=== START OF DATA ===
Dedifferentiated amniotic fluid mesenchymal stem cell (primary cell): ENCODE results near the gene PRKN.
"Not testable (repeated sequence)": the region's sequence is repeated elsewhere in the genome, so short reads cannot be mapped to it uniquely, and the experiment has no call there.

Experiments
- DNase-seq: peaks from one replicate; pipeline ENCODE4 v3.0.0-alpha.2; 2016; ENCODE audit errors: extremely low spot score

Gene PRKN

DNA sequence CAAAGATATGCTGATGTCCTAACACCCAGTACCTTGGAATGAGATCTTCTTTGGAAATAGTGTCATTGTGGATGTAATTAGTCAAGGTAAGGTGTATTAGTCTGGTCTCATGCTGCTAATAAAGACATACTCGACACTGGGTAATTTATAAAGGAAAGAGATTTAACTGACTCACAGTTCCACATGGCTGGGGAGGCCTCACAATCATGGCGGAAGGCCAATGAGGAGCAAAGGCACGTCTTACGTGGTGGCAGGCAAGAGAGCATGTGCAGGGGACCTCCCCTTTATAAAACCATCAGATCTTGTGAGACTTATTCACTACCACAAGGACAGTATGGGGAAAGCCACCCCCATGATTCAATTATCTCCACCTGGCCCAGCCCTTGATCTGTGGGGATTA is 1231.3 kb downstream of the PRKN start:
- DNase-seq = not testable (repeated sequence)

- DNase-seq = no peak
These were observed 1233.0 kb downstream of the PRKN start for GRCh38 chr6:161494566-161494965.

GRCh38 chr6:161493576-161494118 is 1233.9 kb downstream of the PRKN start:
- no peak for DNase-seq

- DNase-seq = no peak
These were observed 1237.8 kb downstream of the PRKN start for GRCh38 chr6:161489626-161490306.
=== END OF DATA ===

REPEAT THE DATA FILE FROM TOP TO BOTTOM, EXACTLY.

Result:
Dedifferentiated amniotic fluid mesenchymal stem cell (primary cell): ENCODE results near the gene PRKN.
"Not testable (repeated sequence)": the region's sequence is repeated elsewhere in the genome, so short reads cannot be mapped to it uniquely, and the experiment has no call there.

Experiments
- DNase-seq: peaks from one replicate; pipeline ENCODE4 v3.0.0-alpha.2; 2016; ENCODE audit errors: extremely low spot score

Gene PRKN

DNA sequence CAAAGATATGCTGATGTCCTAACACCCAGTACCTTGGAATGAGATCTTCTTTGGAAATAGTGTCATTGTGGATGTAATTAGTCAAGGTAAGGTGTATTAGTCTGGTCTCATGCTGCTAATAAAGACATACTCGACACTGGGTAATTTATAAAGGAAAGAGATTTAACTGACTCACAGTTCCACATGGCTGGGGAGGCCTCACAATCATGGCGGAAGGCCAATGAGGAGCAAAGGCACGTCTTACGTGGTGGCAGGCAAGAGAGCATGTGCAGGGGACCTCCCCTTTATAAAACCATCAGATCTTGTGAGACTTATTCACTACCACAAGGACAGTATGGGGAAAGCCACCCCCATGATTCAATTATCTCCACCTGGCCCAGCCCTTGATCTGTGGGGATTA is 1231.3 kb downstream of the PRKN start:
- DNase-seq = not testable (repeated sequence)

- DNase-seq = no peak
These were observed 1233.0 kb downstream of the PRKN start for GRCh38 chr6:161494566-161494965.

GRCh38 chr6:161493576-161494118 is 1233.9 kb downstream of the PRKN start:
- no peak for DNase-seq

- DNase-seq = no peak
These were observed 1237.8 kb downstream of the PRKN start for GRCh38 chr6:161489626-161490306.